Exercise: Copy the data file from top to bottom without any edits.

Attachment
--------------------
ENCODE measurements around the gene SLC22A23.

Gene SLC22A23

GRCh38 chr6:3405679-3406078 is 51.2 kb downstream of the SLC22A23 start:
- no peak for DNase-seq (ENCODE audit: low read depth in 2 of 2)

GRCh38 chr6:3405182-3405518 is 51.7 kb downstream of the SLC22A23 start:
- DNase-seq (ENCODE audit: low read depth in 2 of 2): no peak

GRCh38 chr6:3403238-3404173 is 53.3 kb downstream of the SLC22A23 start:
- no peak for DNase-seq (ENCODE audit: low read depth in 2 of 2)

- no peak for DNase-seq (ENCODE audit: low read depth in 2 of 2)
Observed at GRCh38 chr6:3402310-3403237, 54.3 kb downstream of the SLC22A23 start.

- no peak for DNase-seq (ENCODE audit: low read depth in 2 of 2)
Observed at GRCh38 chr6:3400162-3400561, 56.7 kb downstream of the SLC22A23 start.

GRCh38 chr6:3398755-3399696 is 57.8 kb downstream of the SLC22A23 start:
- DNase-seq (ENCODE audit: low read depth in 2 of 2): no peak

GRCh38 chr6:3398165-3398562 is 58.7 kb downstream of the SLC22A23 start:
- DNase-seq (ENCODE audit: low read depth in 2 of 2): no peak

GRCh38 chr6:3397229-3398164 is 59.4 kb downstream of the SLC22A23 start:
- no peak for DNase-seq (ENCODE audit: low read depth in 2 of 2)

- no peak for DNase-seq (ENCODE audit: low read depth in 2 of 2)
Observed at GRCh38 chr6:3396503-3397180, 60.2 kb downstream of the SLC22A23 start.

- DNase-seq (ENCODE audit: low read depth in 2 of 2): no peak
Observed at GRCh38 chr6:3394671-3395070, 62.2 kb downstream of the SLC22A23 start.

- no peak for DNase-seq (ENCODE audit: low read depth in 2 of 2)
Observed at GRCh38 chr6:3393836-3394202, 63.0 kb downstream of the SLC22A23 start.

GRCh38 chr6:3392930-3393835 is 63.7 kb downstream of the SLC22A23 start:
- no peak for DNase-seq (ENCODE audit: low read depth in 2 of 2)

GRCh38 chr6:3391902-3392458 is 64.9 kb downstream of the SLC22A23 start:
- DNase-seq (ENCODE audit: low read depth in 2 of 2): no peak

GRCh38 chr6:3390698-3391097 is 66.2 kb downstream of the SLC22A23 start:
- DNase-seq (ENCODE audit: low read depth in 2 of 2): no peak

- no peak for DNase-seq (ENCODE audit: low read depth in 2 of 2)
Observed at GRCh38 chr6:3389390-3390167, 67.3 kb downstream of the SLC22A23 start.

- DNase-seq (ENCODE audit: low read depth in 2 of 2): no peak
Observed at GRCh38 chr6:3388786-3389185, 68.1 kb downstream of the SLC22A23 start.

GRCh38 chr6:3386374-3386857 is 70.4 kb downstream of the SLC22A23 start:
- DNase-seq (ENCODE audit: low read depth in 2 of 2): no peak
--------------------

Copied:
ENCODE measurements around the gene SLC22A23.

Gene SLC22A23

GRCh38 chr6:3405679-3406078 is 51.2 kb downstream of the SLC22A23 start:
- no peak for DNase-seq (ENCODE audit: low read depth in 2 of 2)

GRCh38 chr6:3405182-3405518 is 51.7 kb downstream of the SLC22A23 start:
- DNase-seq (ENCODE audit: low read depth in 2 of 2): no peak

GRCh38 chr6:3403238-3404173 is 53.3 kb downstream of the SLC22A23 start:
- no peak for DNase-seq (ENCODE audit: low read depth in 2 of 2)

- no peak for DNase-seq (ENCODE audit: low read depth in 2 of 2)
Observed at GRCh38 chr6:3402310-3403237, 54.3 kb downstream of the SLC22A23 start.

- no peak for DNase-seq (ENCODE audit: low read depth in 2 of 2)
Observed at GRCh38 chr6:3400162-3400561, 56.7 kb downstream of the SLC22A23 start.

GRCh38 chr6:3398755-3399696 is 57.8 kb downstream of the SLC22A23 start:
- DNase-seq (ENCODE audit: low read depth in 2 of 2): no peak

GRCh38 chr6:3398165-3398562 is 58.7 kb downstream of the SLC22A23 start:
- DNase-seq (ENCODE audit: low read depth in 2 of 2): no peak

GRCh38 chr6:3397229-3398164 is 59.4 kb downstream of the SLC22A23 start:
- no peak for DNase-seq (ENCODE audit: low read depth in 2 of 2)

- no peak for DNase-seq (ENCODE audit: low read depth in 2 of 2)
Observed at GRCh38 chr6:3396503-3397180, 60.2 kb downstream of the SLC22A23 start.

- DNase-seq (ENCODE audit: low read depth in 2 of 2): no peak
Observed at GRCh38 chr6:3394671-3395070, 62.2 kb downstream of the SLC22A23 start.

- no peak for DNase-seq (ENCODE audit: low read depth in 2 of 2)
Observed at GRCh38 chr6:3393836-3394202, 63.0 kb downstream of the SLC22A23 start.

GRCh38 chr6:3392930-3393835 is 63.7 kb downstream of the SLC22A23 start:
- no peak for DNase-seq (ENCODE audit: low read depth in 2 of 2)

GRCh38 chr6:3391902-3392458 is 64.9 kb downstream of the SLC22A23 start:
- DNase-seq (ENCODE audit: low read depth in 2 of 2): no peak

GRCh38 chr6:3390698-3391097 is 66.2 kb downstream of the SLC22A23 start:
- DNase-seq (ENCODE audit: low read depth in 2 of 2): no peak

- no peak for DNase-seq (ENCODE audit: low read depth in 2 of 2)
Observed at GRCh38 chr6:3389390-3390167, 67.3 kb downstream of the SLC22A23 start.

- DNase-seq (ENCODE audit: low read depth in 2 of 2): no peak
Observed at GRCh38 chr6:3388786-3389185, 68.1 kb downstream of the SLC22A23 start.

GRCh38 chr6:3386374-3386857 is 70.4 kb downstream of the SLC22A23 start:
- DNase-seq (ENCODE audit: low read depth in 2 of 2): no peak